In its latest report on the global Big Data market, analysts’ Gartner forecasts that worldwide IT spending will surpass $3.7 trillion in 2013, a 3.8 percent increase from 2012 projected spending of $3.6 trillion, but that the outlook for big data has creating much excitement in the market.
“By 2015, 4.4 million IT jobs globally will be created to support big data, generating 1.9 million IT jobs in the United States,” said Peter Sondergaard, senior vice president and global head of Research at Gartner.
“In addition, every big data-related role in the US will create employment for three people outside of IT, so over the next four years a total of 6 million jobs in the US will be generated by the information economy.“
“Our public and private education systems are failing us. Therefore, only one-third of the IT jobs will be filled. Data experts will be a scarce, valuable commodity,” Sondergaard said. “IT leaders will need immediate focus on how their organisation develops and attracts the skills required. These jobs will be needed to grow your business. These jobs are the future of the new information economy.”
Speaking to an audience of more than 8,000 CIOs and IT leaders at Gartner Symposium/ITxpo this week in Orlando, Florida, Sondergaard said the IT industry was entering the “Nexus of Forces, which includes a confluence and integration of cloud, social collaboration, mobile and information.”
“This is a time of accelerating change, where your current IT architecture will be rendered obsolete. You must lead through this change, selectively destroy low impact systems, and aggressively change your IT cost structure. This is the New World of the Nexus, the next age of computing.”
According to Gartner, by tapping a continual stream of information from internal and external sources, businesses today have an endless array of new opportunities for: transforming decision-making, discovering new insights, optimising the business and innovating their industries.
Gartner says that big data creates a new layer in the economy which is all about information, turning information, or data, into revenue, which will accelerate growth in the global economy and create jobs.
“Big data is about looking ahead, beyond what everybody else sees,” Sondergaard said.
“You need to understand how to deal with hybrid data, meaning the combination of structured and unstructured data, and how you shine a light on ‘dark data.’ Dark data is the data being collected, but going unused despite its value. Leading organisations of the future will be distinguished by the quality of their predictive algorithms. This is the CIO challenge, and opportunity.”
Also in this latest report, Gartner suggest the cloud is the “carrier for the three other forces” - mobile is personal cloud, social media is only possible via the cloud, and big data is the”killer app for the cloud.”
“Cloud will be the permanent fixture, the foundation,” Sondergaard says.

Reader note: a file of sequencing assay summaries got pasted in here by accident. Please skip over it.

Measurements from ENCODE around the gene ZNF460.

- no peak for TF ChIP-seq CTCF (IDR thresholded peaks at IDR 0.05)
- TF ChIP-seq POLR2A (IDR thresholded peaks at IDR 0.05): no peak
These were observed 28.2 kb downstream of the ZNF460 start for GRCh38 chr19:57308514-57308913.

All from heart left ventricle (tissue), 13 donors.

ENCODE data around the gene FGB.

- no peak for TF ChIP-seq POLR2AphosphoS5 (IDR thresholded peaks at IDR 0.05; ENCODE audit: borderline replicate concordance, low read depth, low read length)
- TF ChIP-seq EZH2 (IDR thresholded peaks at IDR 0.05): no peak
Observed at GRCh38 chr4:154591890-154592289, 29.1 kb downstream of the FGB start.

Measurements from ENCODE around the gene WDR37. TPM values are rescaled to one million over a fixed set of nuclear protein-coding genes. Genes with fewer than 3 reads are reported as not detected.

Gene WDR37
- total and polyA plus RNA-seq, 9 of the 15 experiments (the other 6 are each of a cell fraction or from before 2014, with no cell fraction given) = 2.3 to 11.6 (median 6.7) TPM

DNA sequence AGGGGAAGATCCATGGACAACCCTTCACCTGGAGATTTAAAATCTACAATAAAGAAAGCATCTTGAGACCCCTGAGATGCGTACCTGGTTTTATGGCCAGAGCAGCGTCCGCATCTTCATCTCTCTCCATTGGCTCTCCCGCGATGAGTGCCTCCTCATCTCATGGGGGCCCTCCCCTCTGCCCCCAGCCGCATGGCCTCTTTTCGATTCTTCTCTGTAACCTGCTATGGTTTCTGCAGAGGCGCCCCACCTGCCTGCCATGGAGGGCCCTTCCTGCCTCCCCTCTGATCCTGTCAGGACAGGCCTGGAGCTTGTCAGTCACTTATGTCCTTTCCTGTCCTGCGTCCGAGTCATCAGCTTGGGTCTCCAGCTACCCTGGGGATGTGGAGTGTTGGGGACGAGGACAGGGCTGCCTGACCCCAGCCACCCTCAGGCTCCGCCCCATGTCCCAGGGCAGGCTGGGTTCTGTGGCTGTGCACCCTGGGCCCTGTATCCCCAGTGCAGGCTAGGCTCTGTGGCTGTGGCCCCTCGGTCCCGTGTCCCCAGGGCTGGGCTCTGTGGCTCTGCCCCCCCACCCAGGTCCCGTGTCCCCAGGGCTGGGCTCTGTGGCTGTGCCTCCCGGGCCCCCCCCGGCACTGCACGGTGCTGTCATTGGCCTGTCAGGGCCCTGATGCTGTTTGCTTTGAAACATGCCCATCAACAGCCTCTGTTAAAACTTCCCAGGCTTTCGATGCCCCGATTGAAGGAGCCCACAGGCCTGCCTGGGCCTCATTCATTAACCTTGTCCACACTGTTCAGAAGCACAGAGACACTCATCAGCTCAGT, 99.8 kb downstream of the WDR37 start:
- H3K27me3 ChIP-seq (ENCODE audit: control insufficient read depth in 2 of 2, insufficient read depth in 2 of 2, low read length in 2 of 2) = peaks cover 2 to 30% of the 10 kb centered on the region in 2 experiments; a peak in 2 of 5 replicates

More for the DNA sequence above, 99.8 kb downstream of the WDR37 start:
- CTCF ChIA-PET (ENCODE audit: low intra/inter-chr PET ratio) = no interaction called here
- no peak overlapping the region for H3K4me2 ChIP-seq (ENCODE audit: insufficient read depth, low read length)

“Cloud is not merely about cost-cutting, the end game is not just cheap on-demand services. In fact, 90 percent of these services are still subscription based, not pay-as-you-go.
“We are just at the beginning of realising the cost benefits of cloud, but organisations moving to the cloud are also attracted by the new capabilities they do not get today. It is bringing new approaches to designing applications, specifically for the cloud, and providing more resilience by architecturing failure as a design concept.
“Cloud also teaches us about services and service levels, and the contrast between what the business wants for outcomes versus ITs old methods of getting there.”
Gartner also forecasts that in 2016, more than 1.6 billion smart mobile devices will be purchased globally, with two-thirds of the mobile workforce owning a smartphone, and 40 percent of the workforce will be mobile.
The challenge for IT leaders, according to Gartner, is determining what to do with this new channel to their customers and employees.
“Mobile is about computing at the right time, in the moment. It is the point of entry for all applications, delivering personalised, contextual experiences. It means marketing gets more time with the customer, employees become more productive and process flows get dramatically cut,” Sondergaard cautions.
Sondergaard also predicts that in less than two years, iPads will be more common in business than Blackberries, and that some CIOs are already placing orders for tens of thousands of iPads at a time.
“Productivity is the driver. Two years from now, 20 percent of sales organisations will use tablets as the primary mobile platform for their field sales force. As a result, by 2018, 70 percent of mobile workers will use a tablet or a hybrid device that has tablet-like characteristics.”
Gartner forecasts that in 2016, half of all non-PC devices will be purchased by employees, and by the end of the decade, half of all devices in business will be purchased by employees.
On social computing, Gartner says that in the next three years, the dominant consumer social networks will be at the limits of their growth.
However, the analyst firm says that social computing will become even more important, with companies establishing social media as a discipline, and it predicts that in three years, 10 organisations will each spend more than $1 billion on social media.
“Social computing is moving from being just on the outside of the organisation to being at the core of business operations. It is changing the fundamentals of management: how you establish a sense of purpose and motivate people to act. Social computing will move organisations from hierarchical structures and defined teams to communities that can cross any organisational boundary.”